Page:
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Second Saturdays liven up downtown Suffolk

The kickoff for Second Saturdays in downtown Suffolk had families going from one of seven different destinations to the next for free activities and cheap-but-fun offerings.

More than 100 people were counted Saturday morning at Morgan Memorial Library as drivers revved their engines in the Pedal to the Metal: Cars and More show. There were 14 registered vehicles — from classics to more recent favorites — parked for posterity in the hot sun alongside other unique modes of transportation, Suffolk Public Library local history and genealogy coordinator LaSandra Adams said.

Parents shopped at vendors’ tents while their children played Nintendo Wii at the Library2Go mobile or sat for story time.

“It gives families the opportunity to do something on the weekend instead of just being cooped up in the house all day long, and it’s free,” said Brandon Hamlin, who was at Morgan Memorial with his wife Brittany, their children Nathan, 6, and Ellieahna, 4, and his 1973 Chevrolet Nova in the show.

Votes were cast for the show’s best entries, and a trio of Chevys came out on top. According to Adams, Buddy Butler won first place with a 1970 Chevy Chevelle, Charles Ricks took second in his 1955 Chevy Belair and Kenny Hobbs took third place with his 1972 Chevy SS Nova.

But there wasn’t any nail-biting competition in the parking lot, just friendly conversation while trying to stay cool in the heat. Kenny Hydock, a professional Santa Claus, did his best to bring Christmas in July by wearing red overalls, shoes and his Santa hat. He gave out candy canes beside his festively red Hummer fashioned with reindeer graphics.

“It’s too hot for the full suit,” Hydock laughed.

Andrew Hund pedaled around on a staggering 1883 Columbia Expert Ordinary High-Wheel bicycle that he bought five years ago from the widow of an avid collector. Hund, who owns the Re-Cycle Factory in Norfolk, said it’s difficult to even get off the antique in one piece, but it’s still precious to him.

“I couldn’t say no to it,” he said “I’m hoping to one day open a museum for bicycles. It’s going to happen, just not overnight.”

Over at the Seaboard Station Railroad Museum on Main Street, children wore themselves out in big bounce houses with DJ music. Chesapeake resident Ike Hardy brought his kids Dominick, 7, and Anastasia, 9, along with his friend’s son, Ralph Ashburn, 5. Hardy said the four of them have just been driving around, following a map of the Saturday activities and learning more about Suffolk along the way.

“I got to learn some stuff too,” he said, like when they were at the Farmer’s Market that morning at the Suffolk Visitor Center and he browsed some of the history on display.

The Suffolk Art League held an open members’ show at the gallery on Bosley Avenue, and while those artists showed their talents, younger ones were cutting loose at the Suffolk Center for Cultural Arts on West Finney Avenue.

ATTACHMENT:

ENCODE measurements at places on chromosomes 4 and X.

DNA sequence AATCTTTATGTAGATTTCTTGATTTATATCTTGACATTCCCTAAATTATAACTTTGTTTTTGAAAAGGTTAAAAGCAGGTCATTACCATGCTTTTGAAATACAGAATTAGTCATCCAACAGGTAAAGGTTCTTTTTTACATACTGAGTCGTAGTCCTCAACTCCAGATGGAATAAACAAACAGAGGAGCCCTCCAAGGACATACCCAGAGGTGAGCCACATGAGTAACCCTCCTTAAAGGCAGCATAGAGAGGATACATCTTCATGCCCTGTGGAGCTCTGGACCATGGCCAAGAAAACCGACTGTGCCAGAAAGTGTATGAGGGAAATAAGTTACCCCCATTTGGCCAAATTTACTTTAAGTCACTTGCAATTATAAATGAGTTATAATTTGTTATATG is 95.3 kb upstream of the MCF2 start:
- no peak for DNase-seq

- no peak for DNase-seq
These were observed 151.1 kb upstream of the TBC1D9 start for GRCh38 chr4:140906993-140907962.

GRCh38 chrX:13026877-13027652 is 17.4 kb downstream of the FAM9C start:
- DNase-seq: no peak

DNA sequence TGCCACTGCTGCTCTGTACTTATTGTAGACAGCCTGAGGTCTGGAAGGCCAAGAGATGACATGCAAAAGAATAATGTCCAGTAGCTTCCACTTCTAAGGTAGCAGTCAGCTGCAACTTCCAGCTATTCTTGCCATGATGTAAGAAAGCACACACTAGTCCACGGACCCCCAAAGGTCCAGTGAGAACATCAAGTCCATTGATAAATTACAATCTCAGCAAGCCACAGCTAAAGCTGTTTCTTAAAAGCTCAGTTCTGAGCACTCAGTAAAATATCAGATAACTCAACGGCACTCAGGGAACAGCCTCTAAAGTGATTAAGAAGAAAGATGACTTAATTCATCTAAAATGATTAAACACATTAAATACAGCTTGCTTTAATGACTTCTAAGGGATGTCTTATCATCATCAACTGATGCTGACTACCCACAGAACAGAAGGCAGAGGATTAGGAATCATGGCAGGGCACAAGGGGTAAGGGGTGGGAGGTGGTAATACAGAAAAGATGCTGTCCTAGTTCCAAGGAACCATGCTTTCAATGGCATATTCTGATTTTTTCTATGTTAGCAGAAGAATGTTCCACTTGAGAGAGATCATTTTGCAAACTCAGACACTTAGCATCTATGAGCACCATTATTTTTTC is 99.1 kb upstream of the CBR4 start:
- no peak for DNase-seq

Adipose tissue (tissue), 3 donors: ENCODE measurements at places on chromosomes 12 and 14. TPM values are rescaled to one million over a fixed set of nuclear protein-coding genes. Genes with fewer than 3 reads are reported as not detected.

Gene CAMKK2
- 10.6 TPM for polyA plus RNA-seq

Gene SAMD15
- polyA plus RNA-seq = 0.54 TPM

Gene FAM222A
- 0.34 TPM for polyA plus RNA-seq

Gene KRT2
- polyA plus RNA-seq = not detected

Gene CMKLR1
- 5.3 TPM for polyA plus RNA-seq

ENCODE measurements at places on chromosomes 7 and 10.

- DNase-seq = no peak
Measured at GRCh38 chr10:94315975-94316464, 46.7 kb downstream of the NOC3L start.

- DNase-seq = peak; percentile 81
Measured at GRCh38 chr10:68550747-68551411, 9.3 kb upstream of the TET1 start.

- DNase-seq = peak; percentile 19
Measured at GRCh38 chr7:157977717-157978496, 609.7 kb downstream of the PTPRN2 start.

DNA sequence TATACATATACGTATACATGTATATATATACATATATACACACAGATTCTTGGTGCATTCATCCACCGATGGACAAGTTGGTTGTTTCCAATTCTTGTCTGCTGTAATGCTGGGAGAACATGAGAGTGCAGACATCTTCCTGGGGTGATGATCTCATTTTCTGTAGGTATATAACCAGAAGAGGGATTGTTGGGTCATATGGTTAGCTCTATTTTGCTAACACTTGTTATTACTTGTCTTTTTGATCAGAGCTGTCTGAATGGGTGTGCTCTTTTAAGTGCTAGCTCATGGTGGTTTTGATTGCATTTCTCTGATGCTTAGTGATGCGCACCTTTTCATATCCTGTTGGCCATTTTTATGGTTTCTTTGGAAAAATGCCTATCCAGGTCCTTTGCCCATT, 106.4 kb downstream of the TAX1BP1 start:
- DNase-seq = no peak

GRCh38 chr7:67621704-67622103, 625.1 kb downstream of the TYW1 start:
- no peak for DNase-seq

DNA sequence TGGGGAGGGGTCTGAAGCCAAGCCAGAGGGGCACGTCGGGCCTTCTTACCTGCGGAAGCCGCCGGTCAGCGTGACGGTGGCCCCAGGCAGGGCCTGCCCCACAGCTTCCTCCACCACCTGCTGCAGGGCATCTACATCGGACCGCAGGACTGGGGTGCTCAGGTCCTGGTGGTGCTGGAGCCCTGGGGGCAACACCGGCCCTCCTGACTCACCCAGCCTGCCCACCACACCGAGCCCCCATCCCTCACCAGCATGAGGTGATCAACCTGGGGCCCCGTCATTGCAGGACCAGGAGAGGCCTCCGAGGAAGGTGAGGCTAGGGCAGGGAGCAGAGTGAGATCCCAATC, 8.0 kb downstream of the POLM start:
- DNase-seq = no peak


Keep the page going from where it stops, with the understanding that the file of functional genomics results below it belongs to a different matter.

Steel drummer Ju Ju kept beating to the rhythm of his stereo music as water cascaded from the fountain in its own hum under the sun. Children jumped rope or grabbed their favorite colors in sidewalk chalk for the center’s numerous walkways.

“We’re hoping they’ll just decorate the whole area,” said program coordinator Kimberly Atkinson.

Wayne Gwaltney’s son Daniel, 4, ran around with his jump rope while his daughter Katy, 11, meticulously worked on her chalk design. She hunched on the stone walkway and used bright green and pink to recreate a battle from one of her favorite video games, the cartoonish and colorful “Splatoon 2.”

“She’s really taken up art,” Gwaltney said about Katy. “She’s getting really good at it.”

The finale Saturday evening had live music, beer and the Get Stuffed Food Truck at Brick and Mortar Brewing Company, but the artistically inclined had more to do that afternoon at the OnePast7 art studio.

Artists like Bob Scholes worked on their latest pieces in the studio while friends enjoyed snacks and spirits. Classical music like Ludwig van Beethoven’s “Für Elise” rang from an electric keyboard before shifting to other classic tracks, like the “Jurassic Park” theme.

The musician was 11-year-old Cain Hyde, who’s been playing the piano and keyboard for the last four years. He takes lessons during the school year and like to play all kinds of music, whether he found them in a book or a video game.

“I like playing the songs that I love,” Cain said.

In the Obici-Oderzo fountain park beside the courthouse, children chased bubbles, painted Suffolk Rocks or got their own faces painted while a guitarist strummed the chorus of “Brown Eyed Girl.” Kristin Bourcier of the SPARC Initiative got to work on the first stage of renovations for fountain.

OnePast7 and Plaid Turnip owner Ed Beardsley originally spearheaded the monthly event to promote the artists at the OnePast7 studio. It’s since grown into a much larger idea with plans to grow even more in the months ahead. He said all they have to do is get everyone used to the idea that Second Saturdays in downtown Suffolk should be exciting.

“My goal is that it promotes everything that we have to offer as a whole downtown,” he said.